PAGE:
27 Upon your completion of your conditional sentence, sir, I am placing you on probation for three years. The terms are that you keep the peace and be of good behaviour; that you appear before this court when required to do so, that you notify your probation officer of any change of name or address or any change of employment or occupation; you are to report to your probation officer today and thereafter once every 6 months; you are to reside at an address approved of by your probation officer; you are to have no contact directly or indirectly with the victim or any member of her family, if known to you, nor are you to attend within 100 metres of their places of residence, places of employment or institutions of education, if known to you; you are not to have in your possession any non-medically prescribed narcotics; you will actively participate in such rehabilitative programs for sexual offending, psychological issues relating thereto and for depression, as is recommended by your probation officer. I am ordering that you perform 100 hours of community service during the first 14 months of your probation, which will commence within 60 days of the commencement of this probation order, which would follow your conditional sentence. I am ordering, as well, sir, that you submit for DNA testing, pursuant to the provisions of the Criminal Code. I am ordering that you attend, sir, for such testing on January the 25th at 240 Hunter Avenue in the City of Genoa, between the hours of 1:00 p.m. to 5:00 p.m., and you’ll have to sign some documents in respect of that.
28 Mr. Morris, I am ordering pursuant to s. 161 of the Criminal Code that you are prohibited from attending a public park or public swimming area where persons under the age of 14 years are present or can reasonably be expected to be present, or a daycare centre, or school ground, playground or community centre. I am also prohibiting you from seeking or obtaining or continuing any employment, whether or not the employment is remunerated or becoming or being a volunteer in a capacity that involves being in a position of trust or authority towards persons under the age of 14 years. With respect to ss. (c), there is the reference to the pornography issue, and I’m inclined to think that is it appropriate in this case to impose ss. (c), so I’m further imposing a prohibition from using a computer system within the meaning of ss. 342.1(d) for the purpose of communicating with persons under the age of 14. These prohibitions are in effect for 7 years.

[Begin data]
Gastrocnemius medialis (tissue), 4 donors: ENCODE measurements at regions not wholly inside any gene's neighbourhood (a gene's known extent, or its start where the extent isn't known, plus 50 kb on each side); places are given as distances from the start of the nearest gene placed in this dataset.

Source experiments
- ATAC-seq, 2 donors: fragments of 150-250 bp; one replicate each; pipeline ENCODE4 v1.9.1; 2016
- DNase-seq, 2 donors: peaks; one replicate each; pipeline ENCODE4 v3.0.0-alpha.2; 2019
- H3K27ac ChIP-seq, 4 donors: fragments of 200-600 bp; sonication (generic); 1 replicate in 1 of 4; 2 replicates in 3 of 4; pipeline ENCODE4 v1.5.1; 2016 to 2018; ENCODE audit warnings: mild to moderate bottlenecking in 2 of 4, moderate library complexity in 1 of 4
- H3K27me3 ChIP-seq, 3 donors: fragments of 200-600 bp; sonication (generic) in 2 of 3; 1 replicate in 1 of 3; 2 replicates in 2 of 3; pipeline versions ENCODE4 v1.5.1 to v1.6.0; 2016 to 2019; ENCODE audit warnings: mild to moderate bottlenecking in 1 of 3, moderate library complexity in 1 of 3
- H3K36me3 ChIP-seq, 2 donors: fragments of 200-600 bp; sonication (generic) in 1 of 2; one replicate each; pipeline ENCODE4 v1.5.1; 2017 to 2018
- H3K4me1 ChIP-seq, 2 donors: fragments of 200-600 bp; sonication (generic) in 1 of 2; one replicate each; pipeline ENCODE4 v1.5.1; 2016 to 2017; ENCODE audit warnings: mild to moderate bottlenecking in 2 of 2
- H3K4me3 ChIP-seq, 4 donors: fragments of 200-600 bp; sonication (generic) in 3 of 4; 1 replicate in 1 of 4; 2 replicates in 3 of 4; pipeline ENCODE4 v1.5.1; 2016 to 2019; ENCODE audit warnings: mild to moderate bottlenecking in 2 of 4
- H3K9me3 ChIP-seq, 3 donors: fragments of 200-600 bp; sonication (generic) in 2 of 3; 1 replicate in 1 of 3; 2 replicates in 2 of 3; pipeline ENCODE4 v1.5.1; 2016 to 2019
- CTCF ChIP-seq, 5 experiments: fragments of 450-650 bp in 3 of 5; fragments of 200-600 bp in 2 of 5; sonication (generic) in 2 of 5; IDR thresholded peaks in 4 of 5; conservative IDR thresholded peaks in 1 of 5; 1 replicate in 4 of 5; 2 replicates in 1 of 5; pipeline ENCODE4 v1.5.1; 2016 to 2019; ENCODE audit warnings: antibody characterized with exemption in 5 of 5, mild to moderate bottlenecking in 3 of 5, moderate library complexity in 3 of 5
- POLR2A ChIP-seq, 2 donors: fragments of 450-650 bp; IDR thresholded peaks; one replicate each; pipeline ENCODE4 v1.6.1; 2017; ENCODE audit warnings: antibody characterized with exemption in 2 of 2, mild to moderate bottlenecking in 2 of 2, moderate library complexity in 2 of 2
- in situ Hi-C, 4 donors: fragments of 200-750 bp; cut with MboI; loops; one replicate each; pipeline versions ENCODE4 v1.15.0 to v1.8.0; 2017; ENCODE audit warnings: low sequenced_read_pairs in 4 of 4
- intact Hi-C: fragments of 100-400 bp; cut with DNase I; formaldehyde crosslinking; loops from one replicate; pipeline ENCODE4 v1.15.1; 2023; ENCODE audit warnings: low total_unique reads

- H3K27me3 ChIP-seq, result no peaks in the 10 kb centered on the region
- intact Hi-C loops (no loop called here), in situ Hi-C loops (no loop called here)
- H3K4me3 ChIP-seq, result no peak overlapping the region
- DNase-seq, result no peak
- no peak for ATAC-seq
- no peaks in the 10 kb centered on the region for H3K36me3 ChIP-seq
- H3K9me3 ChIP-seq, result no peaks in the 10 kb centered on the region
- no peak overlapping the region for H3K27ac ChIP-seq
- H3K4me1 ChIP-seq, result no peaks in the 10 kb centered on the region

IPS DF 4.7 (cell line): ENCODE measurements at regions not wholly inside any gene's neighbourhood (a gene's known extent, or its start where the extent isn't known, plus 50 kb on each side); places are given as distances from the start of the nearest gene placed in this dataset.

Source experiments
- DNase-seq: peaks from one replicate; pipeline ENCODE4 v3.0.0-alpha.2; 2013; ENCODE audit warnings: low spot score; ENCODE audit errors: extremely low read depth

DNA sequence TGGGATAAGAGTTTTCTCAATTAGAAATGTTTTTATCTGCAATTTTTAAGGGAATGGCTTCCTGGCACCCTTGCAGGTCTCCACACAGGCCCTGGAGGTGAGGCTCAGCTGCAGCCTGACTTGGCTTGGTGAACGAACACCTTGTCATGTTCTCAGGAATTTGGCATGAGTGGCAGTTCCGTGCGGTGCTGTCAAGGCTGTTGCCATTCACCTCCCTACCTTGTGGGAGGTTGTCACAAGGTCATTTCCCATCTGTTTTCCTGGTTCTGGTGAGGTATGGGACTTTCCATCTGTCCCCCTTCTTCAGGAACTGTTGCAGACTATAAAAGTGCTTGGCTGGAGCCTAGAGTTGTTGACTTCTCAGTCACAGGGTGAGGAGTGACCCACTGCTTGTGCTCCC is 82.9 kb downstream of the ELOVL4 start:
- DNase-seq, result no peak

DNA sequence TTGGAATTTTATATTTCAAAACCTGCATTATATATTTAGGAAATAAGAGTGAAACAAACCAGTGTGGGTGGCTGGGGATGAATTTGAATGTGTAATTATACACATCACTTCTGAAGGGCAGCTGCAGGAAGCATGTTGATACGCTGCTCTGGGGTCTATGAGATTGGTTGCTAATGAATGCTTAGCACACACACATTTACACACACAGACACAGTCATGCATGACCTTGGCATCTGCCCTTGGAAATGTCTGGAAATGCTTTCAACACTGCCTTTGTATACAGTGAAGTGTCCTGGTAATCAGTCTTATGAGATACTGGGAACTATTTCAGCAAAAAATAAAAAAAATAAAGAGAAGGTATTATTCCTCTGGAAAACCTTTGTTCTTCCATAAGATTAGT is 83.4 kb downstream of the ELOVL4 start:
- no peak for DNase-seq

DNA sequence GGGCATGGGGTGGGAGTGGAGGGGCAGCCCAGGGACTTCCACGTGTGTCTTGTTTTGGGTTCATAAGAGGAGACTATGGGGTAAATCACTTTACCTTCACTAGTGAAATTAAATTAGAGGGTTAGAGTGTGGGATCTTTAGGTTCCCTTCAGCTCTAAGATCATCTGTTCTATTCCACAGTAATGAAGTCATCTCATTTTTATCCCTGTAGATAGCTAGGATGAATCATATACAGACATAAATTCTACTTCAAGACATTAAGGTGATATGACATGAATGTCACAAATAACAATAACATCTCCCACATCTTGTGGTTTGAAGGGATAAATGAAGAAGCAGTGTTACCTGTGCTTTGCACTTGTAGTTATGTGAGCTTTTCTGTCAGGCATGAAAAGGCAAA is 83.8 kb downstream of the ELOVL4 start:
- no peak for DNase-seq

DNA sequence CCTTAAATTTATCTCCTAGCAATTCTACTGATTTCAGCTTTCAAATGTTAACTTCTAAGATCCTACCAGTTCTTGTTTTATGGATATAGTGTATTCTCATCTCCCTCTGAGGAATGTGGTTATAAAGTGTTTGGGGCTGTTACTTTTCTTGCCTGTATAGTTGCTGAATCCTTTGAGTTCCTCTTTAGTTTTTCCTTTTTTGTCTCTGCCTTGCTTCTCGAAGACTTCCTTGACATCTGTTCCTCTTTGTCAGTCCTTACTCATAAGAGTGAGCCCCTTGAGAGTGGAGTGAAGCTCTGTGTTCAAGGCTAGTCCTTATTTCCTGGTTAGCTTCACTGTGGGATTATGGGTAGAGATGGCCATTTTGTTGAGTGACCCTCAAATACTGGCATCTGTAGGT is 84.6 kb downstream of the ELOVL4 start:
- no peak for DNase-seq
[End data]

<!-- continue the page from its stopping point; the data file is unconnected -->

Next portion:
29 Mr. Morris, I’m going to make the order as follows: You’ve been convicted of an offence which comes under the s. 490.011(a) of the Criminal Code, it’s a sexual offence, s. 151, and as a result of that, it’s mandatory to order you to report for registration and No. 2 District, 171 Major Mackenzie Drive in Richmond Hill. You’re to contact the York Regional Police by telephoning them at a number which is indicated to schedule an appointment to register, and the registration is on Tuesdays and Thursdays between the hours of 1:00 p.m. and 9:00 p.m., and you’re to report to this location which serves this area. You are to report within 15 days of today’s date, so I’m ordering you to report by the 31st day of January, 2005, to 171 Captain Curtis, and you’ll be told what you need to do when you make an appointment. I’m also, pursuant to the Sex Offender Information Registration Act, ordering that you must subsequently report to the registration centre which serves the area for a period of 10 years, and that’s not discretionary, so that means you have a reporting obligation which will be setup with the registry and that will encompass a 10-year period for reporting.
30 There is also one other housekeeping matter, sir, which I’m obliged to advise you of with respect to the DNA samples. I must advise, sir, that if you fail to attend at the time and place I’ve indicated, then a peace officer is authorized to detain you for the purpose of taking those samples. So, in other words, you leave yourself open to arrest and detention so that the blood sample can be taken, so that’s if you fail to attend at the time and place I’ve indicated to you.
QL UPDATE: 20050824